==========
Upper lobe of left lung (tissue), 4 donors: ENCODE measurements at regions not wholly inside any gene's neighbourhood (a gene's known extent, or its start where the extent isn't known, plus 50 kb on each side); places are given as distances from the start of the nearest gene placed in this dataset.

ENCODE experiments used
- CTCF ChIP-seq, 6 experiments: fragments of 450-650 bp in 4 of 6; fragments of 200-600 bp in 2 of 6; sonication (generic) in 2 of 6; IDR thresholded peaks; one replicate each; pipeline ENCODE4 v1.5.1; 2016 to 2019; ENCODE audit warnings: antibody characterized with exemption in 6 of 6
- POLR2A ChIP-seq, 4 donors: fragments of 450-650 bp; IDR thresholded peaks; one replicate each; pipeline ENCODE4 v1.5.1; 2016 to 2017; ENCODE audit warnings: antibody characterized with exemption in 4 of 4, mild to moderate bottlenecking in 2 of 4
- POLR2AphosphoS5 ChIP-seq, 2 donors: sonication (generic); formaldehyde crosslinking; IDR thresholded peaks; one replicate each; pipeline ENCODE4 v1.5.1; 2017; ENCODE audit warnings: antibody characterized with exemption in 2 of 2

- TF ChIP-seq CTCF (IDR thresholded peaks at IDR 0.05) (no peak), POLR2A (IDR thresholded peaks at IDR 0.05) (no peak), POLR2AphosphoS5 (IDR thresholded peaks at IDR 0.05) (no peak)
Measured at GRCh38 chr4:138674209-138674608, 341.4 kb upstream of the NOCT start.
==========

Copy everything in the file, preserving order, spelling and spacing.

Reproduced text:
Upper lobe of left lung (tissue), 4 donors: ENCODE measurements at regions not wholly inside any gene's neighbourhood (a gene's known extent, or its start where the extent isn't known, plus 50 kb on each side); places are given as distances from the start of the nearest gene placed in this dataset.

ENCODE experiments used
- CTCF ChIP-seq, 6 experiments: fragments of 450-650 bp in 4 of 6; fragments of 200-600 bp in 2 of 6; sonication (generic) in 2 of 6; IDR thresholded peaks; one replicate each; pipeline ENCODE4 v1.5.1; 2016 to 2019; ENCODE audit warnings: antibody characterized with exemption in 6 of 6
- POLR2A ChIP-seq, 4 donors: fragments of 450-650 bp; IDR thresholded peaks; one replicate each; pipeline ENCODE4 v1.5.1; 2016 to 2017; ENCODE audit warnings: antibody characterized with exemption in 4 of 4, mild to moderate bottlenecking in 2 of 4
- POLR2AphosphoS5 ChIP-seq, 2 donors: sonication (generic); formaldehyde crosslinking; IDR thresholded peaks; one replicate each; pipeline ENCODE4 v1.5.1; 2017; ENCODE audit warnings: antibody characterized with exemption in 2 of 2

- TF ChIP-seq CTCF (IDR thresholded peaks at IDR 0.05) (no peak), POLR2A (IDR thresholded peaks at IDR 0.05) (no peak), POLR2AphosphoS5 (IDR thresholded peaks at IDR 0.05) (no peak)
Measured at GRCh38 chr4:138674209-138674608, 341.4 kb upstream of the NOCT start.